Feeling Welcome in Florida: Writing Fellows Attend the National Conference on Peer Tutoring in Writing

By Rebecca Furdek. florida-conference I was privileged to attend the National Conference on Peer Tutoring in Writing (NCPTW) at Florida International University in Miami earlier this month with my co-Writing Fellows, Alexis Brown and Patrick B. Johnson. As the title of the Conference, “Tutors, Tutoring, and the Teaching of Tutors” suggests, the over 100 individual, panel, and workshop presentations were devoted to broadening the never-ending conversation of how to be an effective tutor or tutor instructor.

Alexis, Patrick and I delivered an hour-long panel presentation titled “Breaking Boundaries: Student-Tutor Relations in the Writing Fellow Conference,” in which we discussed the writing conference conversation between peers and Fellows and how it is affected by small talk, a student’s major, and by student levels of experience in academic writing. Not only did our presentation offer us the chance to meet and discuss our “fellowing” experiences with tutors and administrators from around the country, it also allowed us to share the framework of our UW-Madison Writing Fellows program with many interested tutors.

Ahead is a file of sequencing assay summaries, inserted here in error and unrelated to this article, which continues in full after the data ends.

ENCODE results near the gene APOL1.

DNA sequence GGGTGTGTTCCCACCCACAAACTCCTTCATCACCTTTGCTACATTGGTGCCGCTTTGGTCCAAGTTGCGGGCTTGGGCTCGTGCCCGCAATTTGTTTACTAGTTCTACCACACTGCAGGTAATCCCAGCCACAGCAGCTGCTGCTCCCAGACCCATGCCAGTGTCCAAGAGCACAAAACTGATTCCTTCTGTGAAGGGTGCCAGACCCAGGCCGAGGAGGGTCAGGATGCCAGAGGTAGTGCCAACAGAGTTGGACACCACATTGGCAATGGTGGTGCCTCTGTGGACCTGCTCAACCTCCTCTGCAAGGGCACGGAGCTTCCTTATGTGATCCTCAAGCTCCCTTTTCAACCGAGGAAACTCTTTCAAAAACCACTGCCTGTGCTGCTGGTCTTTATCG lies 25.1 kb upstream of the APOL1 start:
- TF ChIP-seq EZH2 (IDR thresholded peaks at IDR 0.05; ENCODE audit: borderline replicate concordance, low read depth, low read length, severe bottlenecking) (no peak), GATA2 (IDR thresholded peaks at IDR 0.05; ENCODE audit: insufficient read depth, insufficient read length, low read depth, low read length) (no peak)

UW-Madison Writing Fellows Alexis and Becca in Miami

UW-Madison Writing Fellows Alexis and Becca in Miami

And hey–we were conveniently in Miami, where we could wear sundresses and shorts in November. As college students, we were on our first “business trip” together and we took full advantage of our wonderful surroundings. We toured much of the beautiful city of Miami at night, enjoyed breakfast buffets at the conference hotel, and relaxed together on the beach after our afternoon sessions. How can a college student complain about that?…Oh, what’s that you say?  I’m supposed to talk about my experiences at the actual conference? Ok, back to business then…